We were asked at our Addiction Support group to prepare for consider when a habit becomes an addiction so I thought I’d consider this in a bit more detail. What I came up with was a personal road map for my journey to alcohol dependency.
If anyone who reads this can place themselves anywhere beyond the green “social” drinker on the graph, now might be the time to start thinking.
In the beginning I drank, as probably most people do, on social occasions. I dabbled first when I was young because everyone else was. I remember that, to start with, it was decidedly not a pleasurable experience; Being sick, the room spinning and storming hangovers the day after and I didn’t even like the taste. In fact we used to drink lager and lime to make it a bit more palatable.
Then, when I was a bit older, it was just normal social drinking; the odd drink at lunchtime, parties and nights out - nothing out of the ordinary really.
Then I started to enjoy the actual sensation of being drunk. Instead of getting legless being an unfortunate side effect of good night out, it became the purpose of the night out. Looking back, it was at this stage that I stopped being sick and finding the bedroom spinning when I tried to go to sleep and hangovers became much less severe.
Personally I think this is probably the first warning sign. If you don’t get hangovers then your body is probably becoming more tolerant of alcohol which probably means that you are starting to drink too much - Just a theory.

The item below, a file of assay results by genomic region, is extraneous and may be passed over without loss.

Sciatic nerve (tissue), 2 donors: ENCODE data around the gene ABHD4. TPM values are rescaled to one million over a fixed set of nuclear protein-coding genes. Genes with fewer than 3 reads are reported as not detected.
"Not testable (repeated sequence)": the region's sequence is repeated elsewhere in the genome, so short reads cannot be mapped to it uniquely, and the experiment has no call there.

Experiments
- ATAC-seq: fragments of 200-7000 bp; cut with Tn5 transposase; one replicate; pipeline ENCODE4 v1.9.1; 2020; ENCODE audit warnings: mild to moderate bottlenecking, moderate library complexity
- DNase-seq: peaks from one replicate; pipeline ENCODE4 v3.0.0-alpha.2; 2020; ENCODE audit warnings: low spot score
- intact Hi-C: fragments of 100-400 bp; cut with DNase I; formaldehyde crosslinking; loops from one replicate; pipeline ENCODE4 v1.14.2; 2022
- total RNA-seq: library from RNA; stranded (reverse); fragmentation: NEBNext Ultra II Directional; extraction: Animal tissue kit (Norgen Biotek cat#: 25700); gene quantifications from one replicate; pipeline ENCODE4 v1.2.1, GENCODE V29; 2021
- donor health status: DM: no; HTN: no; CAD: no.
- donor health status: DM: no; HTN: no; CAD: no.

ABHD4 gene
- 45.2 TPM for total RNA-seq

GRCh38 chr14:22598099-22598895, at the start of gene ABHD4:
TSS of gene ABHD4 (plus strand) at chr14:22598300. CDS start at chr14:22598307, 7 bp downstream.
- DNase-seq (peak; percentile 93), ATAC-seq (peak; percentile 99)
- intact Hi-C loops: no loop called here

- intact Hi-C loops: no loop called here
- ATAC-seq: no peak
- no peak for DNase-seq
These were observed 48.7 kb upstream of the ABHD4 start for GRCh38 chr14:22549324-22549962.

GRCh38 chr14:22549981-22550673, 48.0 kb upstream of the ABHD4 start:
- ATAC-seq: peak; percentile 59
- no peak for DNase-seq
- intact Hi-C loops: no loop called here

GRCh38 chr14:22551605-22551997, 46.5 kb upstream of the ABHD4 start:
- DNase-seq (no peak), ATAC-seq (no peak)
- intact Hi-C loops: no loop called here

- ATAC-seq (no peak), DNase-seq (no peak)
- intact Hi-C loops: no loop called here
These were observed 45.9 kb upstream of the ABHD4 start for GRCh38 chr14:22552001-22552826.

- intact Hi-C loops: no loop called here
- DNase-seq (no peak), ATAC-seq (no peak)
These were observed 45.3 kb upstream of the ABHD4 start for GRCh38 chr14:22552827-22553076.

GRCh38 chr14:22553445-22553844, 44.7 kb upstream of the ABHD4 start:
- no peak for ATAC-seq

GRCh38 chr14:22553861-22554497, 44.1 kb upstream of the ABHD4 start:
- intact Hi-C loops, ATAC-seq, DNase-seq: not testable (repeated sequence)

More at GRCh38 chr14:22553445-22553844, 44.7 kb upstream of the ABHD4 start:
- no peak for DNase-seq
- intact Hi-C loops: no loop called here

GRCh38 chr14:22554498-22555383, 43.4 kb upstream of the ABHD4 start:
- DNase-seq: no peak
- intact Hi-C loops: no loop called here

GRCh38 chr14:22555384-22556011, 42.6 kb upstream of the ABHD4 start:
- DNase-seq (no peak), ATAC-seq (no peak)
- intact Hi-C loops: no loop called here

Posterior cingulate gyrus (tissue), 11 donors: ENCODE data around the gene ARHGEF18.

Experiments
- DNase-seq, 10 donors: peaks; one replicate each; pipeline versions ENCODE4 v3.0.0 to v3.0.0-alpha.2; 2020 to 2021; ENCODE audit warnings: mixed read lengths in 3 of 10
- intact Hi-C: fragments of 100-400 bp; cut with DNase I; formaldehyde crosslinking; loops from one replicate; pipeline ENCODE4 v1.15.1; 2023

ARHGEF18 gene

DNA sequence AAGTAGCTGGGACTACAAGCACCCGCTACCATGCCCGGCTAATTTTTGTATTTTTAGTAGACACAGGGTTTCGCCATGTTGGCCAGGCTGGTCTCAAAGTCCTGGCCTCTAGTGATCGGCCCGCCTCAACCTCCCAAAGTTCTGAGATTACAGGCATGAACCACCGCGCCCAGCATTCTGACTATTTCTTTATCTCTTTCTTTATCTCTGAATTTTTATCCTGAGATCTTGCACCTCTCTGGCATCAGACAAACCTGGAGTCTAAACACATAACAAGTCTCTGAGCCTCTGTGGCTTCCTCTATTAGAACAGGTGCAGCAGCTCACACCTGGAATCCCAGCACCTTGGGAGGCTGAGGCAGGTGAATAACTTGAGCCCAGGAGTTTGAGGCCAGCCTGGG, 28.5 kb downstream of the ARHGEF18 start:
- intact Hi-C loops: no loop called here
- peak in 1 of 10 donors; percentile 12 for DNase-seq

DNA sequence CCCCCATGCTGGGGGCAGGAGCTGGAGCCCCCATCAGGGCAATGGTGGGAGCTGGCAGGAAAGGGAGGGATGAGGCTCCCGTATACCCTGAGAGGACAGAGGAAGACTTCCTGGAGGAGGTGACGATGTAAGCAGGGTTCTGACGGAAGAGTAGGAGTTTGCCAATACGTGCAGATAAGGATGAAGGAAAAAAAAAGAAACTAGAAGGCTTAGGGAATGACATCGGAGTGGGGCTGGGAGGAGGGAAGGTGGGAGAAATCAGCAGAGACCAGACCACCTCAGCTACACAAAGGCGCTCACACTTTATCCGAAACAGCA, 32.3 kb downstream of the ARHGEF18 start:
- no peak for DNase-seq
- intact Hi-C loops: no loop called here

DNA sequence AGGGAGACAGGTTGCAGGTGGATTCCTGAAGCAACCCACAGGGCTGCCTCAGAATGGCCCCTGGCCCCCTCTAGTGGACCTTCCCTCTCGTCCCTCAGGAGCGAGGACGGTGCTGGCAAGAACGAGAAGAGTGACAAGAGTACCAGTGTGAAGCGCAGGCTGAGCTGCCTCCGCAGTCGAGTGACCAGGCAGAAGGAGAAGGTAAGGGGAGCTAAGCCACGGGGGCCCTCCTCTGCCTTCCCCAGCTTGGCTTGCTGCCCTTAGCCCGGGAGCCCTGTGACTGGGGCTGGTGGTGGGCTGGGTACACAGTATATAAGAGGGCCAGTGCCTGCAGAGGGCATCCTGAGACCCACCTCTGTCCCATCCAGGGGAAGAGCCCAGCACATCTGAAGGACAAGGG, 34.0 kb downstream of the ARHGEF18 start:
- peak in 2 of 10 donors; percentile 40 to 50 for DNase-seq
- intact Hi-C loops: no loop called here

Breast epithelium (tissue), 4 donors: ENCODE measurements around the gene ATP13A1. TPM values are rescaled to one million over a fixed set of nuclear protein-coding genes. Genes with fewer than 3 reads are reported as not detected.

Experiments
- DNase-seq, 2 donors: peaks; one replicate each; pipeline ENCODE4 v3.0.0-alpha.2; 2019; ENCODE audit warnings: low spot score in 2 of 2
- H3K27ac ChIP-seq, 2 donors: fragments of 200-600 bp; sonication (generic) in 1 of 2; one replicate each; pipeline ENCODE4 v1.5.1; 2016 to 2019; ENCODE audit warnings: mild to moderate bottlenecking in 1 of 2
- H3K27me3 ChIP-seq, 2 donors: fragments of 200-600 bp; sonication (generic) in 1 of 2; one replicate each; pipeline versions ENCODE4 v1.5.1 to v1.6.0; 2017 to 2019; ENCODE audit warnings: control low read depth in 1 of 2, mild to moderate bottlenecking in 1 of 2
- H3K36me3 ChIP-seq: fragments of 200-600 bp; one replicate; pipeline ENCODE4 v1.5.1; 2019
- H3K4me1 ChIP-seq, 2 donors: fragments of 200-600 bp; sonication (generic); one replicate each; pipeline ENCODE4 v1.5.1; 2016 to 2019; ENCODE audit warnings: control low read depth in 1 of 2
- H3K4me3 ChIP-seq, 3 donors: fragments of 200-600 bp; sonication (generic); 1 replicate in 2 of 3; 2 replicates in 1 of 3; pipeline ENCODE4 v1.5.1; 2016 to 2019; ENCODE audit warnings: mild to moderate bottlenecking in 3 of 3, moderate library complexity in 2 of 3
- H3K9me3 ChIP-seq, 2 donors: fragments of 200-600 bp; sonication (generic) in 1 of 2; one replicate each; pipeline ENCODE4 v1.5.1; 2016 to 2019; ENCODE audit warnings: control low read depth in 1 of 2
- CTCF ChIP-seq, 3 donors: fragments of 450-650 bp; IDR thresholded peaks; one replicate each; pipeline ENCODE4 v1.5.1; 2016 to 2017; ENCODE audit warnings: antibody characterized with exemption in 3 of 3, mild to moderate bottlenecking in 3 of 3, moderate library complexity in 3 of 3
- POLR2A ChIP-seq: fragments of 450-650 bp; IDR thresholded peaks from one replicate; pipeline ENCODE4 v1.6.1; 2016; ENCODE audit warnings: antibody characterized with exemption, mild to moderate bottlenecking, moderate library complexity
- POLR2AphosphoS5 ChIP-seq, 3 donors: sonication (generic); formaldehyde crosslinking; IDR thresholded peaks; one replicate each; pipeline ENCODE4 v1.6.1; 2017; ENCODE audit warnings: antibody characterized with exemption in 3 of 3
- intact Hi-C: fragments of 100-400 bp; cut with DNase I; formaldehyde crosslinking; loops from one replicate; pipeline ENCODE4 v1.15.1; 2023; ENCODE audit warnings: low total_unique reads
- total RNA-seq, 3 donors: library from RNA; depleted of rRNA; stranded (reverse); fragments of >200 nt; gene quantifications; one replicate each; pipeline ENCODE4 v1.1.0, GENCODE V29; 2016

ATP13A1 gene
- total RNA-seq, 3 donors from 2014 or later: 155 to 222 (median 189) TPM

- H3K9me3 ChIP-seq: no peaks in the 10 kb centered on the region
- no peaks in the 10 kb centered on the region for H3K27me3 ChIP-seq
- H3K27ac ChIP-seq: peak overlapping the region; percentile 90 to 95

I also found that drinking calmed my nerves and gave me confidence at work doing presentations to large numbers of people. I’ve called this medicinal as I can’t think of a better phrase to explain it but it is drinking to deliberately to alter your state of mind. For some this might be calming the nerves for others it might be to cheer you up or to forget or escape from something that you don’t want to face.
The next stage for me was that drinking became habitual. I think that a habit is something that you do so frequently that it becomes an ingrained part of your life and you start to do it without even thinking. You miss it, if it’s not there, but you don’t physically crave it. I started to drink nearly every lunch-time and always had a few drinks in the evening. It became the natural thing to do; get home, put the telly on, open a beer and relax.
I think that addiction is in a completely different league from habit but the former does dovetail into the latter seamlessly without you noticing.
Addiction is not just missing it when it’s not there, it’s physically craving it. It’s going into the shop on the way home and getting the beers first and then looking to see how much cash you have left for food.
One of the warning signs that I didn’t take notice of was my increasing levels of irritation if, standing at a bar waiting to be served, if the barman took too long to serve me. It wasn’t just getting annoyed by the poor service, I needed that beer.
In the final stages of my addiction I became physically dependant on alcohol and was officially diagnosed as suffering from Alcohol Dependency Syndrome. At this stage I simply could not function without a drink. In the mornings, despite the fact that I was probably still way over the drink drive limit, I would get severe shakes and sweating. The shakes were so bad some days it was difficult to even make a cup of coffee and using the computer was completely out of the question.
I couldn’t deal with other people either. I even had to drink before I saw my own children so I would start drinking in the morning, feel ok for a while and convince myself it was just my nerves that made me shake. Then, beer in hand, I would assure myself that I would give up drinking tomorrow.